Developing Your Network – One Drip At a Time
Career development is all personal. People do not hire resumes. People do not connect with texts or emails. It’s always been, and probably always will be, human contact that matters. Notice I did not say that evil word, networking. I’m not sure why, but the word networking causes anxiety with some people. Maybe it’s too stuffy or old school. Regardless of why it doesn’t resonate with some people, I have begun calling it “relationship building.” And it’s imperative that you get comfortable with it and develop a process for doing it consistently.
I will never forget the day a friend of mine was let go from his position. I went to his house after work to see how he was doing. I was sitting at his kitchen table when he told me that he didn’t have a LinkedIn account (he shunned all forms of social media), didn’t have a formal list of work contacts/e-mails etc, didn’t have his own cell phone (which was a problem because they made him turn his work phone in, along with his key fob) and the only e-mail address he had was: [email protected] To say he was panic-stricken would be an understatement. I felt for him. It was quite a cautionary tale.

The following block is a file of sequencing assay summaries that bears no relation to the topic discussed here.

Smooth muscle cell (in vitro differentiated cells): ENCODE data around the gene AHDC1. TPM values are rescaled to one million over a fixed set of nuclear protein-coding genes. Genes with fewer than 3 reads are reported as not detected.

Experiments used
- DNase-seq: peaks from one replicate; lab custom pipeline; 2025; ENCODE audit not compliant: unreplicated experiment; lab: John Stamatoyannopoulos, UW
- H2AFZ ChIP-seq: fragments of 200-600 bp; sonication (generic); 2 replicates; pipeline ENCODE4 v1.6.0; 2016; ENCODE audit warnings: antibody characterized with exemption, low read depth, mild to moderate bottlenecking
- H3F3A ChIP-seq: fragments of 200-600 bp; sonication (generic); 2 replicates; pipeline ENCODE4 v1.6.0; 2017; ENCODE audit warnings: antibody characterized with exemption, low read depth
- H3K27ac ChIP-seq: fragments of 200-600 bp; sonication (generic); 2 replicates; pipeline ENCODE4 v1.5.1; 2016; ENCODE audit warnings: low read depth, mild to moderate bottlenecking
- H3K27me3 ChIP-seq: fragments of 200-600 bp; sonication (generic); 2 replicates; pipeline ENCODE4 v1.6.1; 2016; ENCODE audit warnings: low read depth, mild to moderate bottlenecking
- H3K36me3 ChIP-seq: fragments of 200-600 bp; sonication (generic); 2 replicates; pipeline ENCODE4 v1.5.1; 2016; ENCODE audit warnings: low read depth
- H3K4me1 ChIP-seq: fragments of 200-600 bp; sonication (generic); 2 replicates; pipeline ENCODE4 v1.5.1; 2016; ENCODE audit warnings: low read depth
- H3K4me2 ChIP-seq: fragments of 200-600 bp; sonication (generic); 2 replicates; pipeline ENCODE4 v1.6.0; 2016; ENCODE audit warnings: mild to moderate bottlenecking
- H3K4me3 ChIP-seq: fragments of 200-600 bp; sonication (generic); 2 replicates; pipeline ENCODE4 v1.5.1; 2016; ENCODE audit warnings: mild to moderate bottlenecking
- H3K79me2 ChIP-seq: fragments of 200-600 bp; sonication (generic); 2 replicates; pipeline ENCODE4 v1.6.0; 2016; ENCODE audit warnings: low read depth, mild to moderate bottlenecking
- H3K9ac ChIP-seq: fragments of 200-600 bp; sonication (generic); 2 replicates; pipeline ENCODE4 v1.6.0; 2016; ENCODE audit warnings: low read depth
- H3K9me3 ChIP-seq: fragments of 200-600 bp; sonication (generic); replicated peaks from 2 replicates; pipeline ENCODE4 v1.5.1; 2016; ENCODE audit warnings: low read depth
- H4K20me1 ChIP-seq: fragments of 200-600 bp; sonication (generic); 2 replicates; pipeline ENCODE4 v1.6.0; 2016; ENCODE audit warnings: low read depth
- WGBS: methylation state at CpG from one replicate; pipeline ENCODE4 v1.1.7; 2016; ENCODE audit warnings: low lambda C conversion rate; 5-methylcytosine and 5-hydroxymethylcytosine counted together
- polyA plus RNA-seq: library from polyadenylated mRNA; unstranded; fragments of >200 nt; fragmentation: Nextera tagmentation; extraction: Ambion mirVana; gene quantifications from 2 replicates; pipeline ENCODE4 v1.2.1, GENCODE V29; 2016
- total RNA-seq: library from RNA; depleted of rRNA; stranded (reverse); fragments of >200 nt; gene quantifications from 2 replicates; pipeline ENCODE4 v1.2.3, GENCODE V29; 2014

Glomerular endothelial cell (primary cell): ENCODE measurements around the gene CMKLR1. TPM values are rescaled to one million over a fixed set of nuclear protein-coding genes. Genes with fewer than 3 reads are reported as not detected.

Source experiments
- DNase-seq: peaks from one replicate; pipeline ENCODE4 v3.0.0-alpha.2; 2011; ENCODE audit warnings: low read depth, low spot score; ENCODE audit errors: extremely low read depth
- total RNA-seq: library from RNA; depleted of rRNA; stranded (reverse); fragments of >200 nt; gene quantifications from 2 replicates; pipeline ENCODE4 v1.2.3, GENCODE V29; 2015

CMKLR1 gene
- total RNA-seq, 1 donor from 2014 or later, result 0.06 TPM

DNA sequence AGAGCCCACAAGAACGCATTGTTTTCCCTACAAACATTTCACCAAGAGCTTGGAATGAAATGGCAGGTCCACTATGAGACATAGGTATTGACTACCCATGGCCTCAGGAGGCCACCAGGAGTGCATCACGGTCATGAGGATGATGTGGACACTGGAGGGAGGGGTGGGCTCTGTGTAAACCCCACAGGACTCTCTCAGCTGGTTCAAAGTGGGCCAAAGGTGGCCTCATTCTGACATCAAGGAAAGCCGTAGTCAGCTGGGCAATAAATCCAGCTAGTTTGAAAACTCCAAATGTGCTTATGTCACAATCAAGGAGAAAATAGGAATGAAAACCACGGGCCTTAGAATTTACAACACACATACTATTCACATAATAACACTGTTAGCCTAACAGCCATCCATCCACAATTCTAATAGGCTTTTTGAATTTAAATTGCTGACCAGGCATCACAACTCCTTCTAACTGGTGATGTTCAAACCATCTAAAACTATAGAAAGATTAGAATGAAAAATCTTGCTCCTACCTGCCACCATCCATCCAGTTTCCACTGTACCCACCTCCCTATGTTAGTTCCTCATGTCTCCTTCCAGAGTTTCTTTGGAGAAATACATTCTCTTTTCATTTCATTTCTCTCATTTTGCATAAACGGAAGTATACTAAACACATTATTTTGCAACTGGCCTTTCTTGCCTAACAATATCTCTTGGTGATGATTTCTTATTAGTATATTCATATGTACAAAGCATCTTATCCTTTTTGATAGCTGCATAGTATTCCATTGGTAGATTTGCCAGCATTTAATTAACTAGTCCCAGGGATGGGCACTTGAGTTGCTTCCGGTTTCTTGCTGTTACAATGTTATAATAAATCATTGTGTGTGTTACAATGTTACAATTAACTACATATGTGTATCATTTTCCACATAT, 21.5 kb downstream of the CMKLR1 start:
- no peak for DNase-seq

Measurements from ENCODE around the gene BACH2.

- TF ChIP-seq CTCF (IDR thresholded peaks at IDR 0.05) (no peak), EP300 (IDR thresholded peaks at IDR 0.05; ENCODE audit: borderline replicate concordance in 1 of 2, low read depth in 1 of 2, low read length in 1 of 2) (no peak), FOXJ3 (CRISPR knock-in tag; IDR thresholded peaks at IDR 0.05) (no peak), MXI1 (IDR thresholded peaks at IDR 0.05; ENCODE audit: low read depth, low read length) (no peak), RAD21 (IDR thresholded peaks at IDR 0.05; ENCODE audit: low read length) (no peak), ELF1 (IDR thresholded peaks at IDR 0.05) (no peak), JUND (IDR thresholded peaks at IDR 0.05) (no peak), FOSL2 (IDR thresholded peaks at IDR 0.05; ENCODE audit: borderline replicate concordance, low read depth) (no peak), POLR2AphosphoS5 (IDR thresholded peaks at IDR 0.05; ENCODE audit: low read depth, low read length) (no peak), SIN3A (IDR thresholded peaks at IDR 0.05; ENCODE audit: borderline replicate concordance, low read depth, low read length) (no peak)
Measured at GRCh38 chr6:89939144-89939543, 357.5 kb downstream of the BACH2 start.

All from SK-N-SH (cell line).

To eschew relationship-building altogether is short-sided and foolish. You will be selling yourself short by living with the draw bridge up. It’s not about finding people to help you get ahead (that is smarmy), it’s about meeting people who are doing meaningful things with their lives and making yourself available to help them, to celebrate with them, to be inspired by them. The good that comes back to you will happen on its own. And if you are genuine in your passion for what others are doing it will come back to you. In spades. We were built for community and approaching life with one’s antenna up will position yourself for all kinds of miracles.
Think of relationship building as the drip on your faucet. You can fill a sink with a dripping faucet, but it will take a while. Relationship building does not happen by “turning on the faucet”. The friends you have today did not happen because you walked up to a perfect stranger and HUGGED them.
Your personal relationships took time to develop and your professional ones will too. Here are some things to think about as you consider your professional relationship building. I recommend taking a few minutes every day to focus on one of these areas…drip…drop…drip…drop.